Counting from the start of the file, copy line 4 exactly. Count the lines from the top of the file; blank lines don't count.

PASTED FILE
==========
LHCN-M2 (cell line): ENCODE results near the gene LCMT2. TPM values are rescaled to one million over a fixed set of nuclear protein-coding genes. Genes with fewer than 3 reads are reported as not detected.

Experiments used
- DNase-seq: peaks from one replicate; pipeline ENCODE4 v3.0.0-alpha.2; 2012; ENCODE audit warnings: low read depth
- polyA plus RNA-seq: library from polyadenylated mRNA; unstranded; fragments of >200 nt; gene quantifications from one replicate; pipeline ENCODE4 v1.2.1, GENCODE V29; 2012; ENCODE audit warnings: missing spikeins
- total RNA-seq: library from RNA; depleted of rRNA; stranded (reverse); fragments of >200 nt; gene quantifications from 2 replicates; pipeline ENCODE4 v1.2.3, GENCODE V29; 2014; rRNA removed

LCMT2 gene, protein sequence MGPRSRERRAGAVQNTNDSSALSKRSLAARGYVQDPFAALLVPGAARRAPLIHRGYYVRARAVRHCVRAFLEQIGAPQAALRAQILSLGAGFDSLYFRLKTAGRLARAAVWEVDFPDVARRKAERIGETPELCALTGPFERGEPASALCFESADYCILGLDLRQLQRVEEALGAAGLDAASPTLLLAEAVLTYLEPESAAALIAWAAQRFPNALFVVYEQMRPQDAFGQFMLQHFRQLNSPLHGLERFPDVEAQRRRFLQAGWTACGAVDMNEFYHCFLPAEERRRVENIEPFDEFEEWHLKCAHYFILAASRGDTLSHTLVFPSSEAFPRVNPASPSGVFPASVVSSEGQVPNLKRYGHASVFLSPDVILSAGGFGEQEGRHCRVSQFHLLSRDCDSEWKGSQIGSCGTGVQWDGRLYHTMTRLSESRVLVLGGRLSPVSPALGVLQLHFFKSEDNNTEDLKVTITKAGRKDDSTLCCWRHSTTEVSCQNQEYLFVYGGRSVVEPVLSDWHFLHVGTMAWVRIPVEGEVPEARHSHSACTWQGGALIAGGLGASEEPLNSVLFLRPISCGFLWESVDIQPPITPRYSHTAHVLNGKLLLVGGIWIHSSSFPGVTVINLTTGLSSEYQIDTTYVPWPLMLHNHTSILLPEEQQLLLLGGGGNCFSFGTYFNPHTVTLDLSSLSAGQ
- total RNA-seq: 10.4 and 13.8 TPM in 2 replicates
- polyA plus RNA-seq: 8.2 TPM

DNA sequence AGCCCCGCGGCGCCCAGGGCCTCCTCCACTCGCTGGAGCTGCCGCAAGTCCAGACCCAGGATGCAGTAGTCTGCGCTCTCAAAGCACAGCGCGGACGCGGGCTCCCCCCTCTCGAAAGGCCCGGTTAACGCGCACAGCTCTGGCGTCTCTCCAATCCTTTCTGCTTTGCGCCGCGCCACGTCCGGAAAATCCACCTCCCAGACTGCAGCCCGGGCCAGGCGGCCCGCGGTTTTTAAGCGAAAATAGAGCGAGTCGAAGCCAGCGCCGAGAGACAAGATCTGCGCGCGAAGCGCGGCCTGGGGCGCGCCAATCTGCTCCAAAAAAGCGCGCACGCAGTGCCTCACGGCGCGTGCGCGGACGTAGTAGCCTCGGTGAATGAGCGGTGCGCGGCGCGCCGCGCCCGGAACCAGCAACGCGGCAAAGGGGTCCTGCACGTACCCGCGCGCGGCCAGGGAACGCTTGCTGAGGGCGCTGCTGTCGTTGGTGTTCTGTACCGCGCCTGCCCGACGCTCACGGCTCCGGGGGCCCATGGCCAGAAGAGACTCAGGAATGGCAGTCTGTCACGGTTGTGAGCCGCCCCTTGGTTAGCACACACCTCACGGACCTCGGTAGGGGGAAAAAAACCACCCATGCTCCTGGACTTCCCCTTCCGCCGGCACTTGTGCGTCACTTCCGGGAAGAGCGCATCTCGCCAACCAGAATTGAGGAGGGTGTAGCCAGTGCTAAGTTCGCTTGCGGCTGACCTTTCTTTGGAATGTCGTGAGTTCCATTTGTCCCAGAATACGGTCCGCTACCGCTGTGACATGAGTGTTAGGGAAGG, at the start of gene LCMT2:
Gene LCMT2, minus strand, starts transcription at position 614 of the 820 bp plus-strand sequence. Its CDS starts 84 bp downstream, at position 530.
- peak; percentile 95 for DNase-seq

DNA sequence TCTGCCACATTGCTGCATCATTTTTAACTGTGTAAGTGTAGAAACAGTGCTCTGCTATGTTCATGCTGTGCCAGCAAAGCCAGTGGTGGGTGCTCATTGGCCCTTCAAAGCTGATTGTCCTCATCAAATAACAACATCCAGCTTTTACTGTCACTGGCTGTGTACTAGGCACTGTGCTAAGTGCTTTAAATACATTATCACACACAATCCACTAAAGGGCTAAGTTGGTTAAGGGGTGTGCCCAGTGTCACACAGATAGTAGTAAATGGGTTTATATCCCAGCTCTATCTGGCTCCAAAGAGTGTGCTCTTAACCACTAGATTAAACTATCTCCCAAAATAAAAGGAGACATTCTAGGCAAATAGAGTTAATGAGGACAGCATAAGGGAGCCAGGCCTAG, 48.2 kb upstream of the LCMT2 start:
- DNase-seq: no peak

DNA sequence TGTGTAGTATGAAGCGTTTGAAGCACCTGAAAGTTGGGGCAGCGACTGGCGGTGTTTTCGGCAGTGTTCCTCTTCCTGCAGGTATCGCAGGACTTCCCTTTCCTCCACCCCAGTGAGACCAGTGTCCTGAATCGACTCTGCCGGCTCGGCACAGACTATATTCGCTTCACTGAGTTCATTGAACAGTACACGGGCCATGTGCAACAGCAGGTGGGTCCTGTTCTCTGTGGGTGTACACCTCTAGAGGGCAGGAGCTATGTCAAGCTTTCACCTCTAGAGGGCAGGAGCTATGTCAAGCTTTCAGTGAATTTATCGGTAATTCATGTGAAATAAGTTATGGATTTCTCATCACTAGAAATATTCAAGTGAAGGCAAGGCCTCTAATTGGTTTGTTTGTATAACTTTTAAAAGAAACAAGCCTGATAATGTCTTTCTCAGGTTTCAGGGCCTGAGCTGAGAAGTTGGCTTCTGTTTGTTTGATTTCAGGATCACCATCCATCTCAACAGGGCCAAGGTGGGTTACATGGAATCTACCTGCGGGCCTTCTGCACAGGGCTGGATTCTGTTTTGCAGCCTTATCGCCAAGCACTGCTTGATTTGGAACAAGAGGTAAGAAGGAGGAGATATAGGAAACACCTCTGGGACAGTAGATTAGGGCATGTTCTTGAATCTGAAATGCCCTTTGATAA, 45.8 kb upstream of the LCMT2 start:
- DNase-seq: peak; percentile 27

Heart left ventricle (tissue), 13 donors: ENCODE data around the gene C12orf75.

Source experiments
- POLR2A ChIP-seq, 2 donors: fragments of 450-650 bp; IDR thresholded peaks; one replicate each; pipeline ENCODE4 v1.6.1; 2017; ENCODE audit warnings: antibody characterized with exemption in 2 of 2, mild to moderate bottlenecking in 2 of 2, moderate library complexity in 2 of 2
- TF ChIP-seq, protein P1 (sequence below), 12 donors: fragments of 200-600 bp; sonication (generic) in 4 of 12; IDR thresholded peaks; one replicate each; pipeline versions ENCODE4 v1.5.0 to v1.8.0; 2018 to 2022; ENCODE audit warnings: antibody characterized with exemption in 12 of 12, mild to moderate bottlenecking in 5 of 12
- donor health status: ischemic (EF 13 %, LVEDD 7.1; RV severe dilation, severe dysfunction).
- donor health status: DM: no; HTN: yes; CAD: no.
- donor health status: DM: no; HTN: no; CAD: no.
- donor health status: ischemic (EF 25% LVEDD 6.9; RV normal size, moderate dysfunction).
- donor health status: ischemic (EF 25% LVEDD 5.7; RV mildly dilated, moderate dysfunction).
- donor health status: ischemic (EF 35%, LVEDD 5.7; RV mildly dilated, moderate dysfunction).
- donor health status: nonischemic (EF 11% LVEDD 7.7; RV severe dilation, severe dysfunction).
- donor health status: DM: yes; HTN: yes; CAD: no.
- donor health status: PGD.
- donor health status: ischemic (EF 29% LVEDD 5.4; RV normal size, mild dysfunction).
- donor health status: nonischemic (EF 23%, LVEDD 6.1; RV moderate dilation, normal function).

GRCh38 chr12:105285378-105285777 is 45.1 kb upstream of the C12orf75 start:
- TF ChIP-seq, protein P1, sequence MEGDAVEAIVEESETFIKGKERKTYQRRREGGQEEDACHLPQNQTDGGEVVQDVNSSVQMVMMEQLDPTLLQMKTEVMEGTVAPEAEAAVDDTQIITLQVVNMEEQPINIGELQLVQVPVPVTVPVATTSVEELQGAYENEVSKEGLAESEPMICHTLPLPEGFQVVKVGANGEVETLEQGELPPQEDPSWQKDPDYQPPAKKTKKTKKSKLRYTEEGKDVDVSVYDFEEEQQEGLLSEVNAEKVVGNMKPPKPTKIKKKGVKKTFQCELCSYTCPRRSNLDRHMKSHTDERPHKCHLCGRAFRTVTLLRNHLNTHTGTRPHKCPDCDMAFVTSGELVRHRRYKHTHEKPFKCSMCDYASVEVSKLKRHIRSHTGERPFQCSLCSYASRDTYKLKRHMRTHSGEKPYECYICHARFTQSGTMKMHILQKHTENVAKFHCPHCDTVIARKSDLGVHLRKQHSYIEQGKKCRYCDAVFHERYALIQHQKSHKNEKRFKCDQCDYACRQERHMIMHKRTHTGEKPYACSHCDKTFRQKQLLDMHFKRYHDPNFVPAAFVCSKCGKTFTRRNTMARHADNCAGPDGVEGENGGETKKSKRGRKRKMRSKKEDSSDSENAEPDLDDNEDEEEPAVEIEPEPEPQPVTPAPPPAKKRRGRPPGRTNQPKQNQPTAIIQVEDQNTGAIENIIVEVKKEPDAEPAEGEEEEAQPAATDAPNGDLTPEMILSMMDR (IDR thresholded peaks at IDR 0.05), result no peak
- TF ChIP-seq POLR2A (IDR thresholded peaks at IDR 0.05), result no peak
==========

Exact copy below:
- polyA plus RNA-seq: library from polyadenylated mRNA; unstranded; fragments of >200 nt; gene quantifications from one replicate; pipeline ENCODE4 v1.2.1, GENCODE V29; 2012; ENCODE audit warnings: missing spikeins